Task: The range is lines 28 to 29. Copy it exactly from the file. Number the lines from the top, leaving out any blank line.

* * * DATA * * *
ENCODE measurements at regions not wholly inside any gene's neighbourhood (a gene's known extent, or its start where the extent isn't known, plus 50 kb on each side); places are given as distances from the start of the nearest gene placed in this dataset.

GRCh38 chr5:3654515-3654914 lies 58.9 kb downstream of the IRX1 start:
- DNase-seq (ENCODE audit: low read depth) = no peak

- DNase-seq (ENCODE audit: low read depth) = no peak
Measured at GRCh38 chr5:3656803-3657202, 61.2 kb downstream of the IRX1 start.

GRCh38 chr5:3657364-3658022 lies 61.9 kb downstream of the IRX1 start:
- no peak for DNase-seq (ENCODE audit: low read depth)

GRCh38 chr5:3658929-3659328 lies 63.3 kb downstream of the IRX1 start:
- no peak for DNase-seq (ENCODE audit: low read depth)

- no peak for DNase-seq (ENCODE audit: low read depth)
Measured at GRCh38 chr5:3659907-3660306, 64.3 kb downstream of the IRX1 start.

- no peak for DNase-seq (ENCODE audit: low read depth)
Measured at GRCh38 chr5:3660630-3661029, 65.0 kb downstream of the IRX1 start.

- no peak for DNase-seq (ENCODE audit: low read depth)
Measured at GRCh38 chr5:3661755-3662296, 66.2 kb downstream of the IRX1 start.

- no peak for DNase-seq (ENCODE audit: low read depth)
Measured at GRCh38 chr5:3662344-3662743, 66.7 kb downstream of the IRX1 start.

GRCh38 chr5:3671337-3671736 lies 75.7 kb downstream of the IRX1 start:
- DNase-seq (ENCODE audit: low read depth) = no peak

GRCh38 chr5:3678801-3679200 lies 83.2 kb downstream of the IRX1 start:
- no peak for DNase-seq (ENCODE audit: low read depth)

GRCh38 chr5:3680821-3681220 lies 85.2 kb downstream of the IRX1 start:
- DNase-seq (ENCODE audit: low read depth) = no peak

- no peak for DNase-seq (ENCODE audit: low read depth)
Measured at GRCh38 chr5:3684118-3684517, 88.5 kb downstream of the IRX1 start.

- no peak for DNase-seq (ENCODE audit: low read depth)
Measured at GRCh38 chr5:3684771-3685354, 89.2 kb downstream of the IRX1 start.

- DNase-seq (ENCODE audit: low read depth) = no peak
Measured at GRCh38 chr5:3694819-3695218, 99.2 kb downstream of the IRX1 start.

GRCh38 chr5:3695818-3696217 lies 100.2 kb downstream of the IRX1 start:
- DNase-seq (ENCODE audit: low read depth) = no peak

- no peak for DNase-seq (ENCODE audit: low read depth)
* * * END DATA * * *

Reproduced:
- DNase-seq (ENCODE audit: low read depth) = no peak
Measured at GRCh38 chr5:3694819-3695218, 99.2 kb downstream of the IRX1 start.